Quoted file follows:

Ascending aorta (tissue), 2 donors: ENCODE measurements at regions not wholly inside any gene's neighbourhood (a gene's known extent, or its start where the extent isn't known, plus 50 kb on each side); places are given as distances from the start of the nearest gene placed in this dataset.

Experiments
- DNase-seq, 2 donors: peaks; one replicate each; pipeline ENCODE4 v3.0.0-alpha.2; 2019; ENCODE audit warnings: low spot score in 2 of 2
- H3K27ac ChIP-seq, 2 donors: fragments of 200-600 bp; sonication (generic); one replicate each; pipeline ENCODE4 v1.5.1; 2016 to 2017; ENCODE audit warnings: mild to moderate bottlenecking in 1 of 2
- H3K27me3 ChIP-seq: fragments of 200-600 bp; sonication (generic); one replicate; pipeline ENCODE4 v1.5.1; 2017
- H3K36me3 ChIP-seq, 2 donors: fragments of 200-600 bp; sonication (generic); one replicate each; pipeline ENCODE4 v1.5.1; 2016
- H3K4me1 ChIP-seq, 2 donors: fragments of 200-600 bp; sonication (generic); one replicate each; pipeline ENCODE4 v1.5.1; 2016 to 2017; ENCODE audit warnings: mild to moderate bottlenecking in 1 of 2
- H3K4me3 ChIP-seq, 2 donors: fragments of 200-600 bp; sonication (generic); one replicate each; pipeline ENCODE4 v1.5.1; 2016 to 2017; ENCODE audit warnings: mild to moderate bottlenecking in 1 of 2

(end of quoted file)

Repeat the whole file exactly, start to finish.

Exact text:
Ascending aorta (tissue), 2 donors: ENCODE measurements at regions not wholly inside any gene's neighbourhood (a gene's known extent, or its start where the extent isn't known, plus 50 kb on each side); places are given as distances from the start of the nearest gene placed in this dataset.

Experiments
- DNase-seq, 2 donors: peaks; one replicate each; pipeline ENCODE4 v3.0.0-alpha.2; 2019; ENCODE audit warnings: low spot score in 2 of 2
- H3K27ac ChIP-seq, 2 donors: fragments of 200-600 bp; sonication (generic); one replicate each; pipeline ENCODE4 v1.5.1; 2016 to 2017; ENCODE audit warnings: mild to moderate bottlenecking in 1 of 2
- H3K27me3 ChIP-seq: fragments of 200-600 bp; sonication (generic); one replicate; pipeline ENCODE4 v1.5.1; 2017
- H3K36me3 ChIP-seq, 2 donors: fragments of 200-600 bp; sonication (generic); one replicate each; pipeline ENCODE4 v1.5.1; 2016
- H3K4me1 ChIP-seq, 2 donors: fragments of 200-600 bp; sonication (generic); one replicate each; pipeline ENCODE4 v1.5.1; 2016 to 2017; ENCODE audit warnings: mild to moderate bottlenecking in 1 of 2
- H3K4me3 ChIP-seq, 2 donors: fragments of 200-600 bp; sonication (generic); one replicate each; pipeline ENCODE4 v1.5.1; 2016 to 2017; ENCODE audit warnings: mild to moderate bottlenecking in 1 of 2